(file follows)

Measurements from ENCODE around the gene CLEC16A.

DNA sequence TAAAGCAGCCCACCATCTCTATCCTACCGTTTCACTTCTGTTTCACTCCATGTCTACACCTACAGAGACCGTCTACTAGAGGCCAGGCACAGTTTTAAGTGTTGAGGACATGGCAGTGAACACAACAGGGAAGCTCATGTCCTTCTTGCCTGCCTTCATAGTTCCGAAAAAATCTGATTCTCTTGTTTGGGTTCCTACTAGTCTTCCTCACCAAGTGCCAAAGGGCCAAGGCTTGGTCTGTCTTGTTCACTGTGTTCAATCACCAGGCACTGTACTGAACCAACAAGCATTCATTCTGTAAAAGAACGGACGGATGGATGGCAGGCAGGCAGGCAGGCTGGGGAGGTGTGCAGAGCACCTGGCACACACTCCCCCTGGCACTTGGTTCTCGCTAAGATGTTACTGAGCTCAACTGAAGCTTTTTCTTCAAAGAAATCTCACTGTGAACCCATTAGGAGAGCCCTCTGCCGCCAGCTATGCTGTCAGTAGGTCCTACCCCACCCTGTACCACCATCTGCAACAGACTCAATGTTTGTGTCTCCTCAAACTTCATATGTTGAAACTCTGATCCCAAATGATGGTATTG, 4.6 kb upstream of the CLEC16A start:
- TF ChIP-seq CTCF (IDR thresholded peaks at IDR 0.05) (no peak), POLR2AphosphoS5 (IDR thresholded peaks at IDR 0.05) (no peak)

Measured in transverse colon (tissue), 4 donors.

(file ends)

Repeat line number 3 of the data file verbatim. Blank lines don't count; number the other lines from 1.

- TF ChIP-seq CTCF (IDR thresholded peaks at IDR 0.05) (no peak), POLR2AphosphoS5 (IDR thresholded peaks at IDR 0.05) (no peak)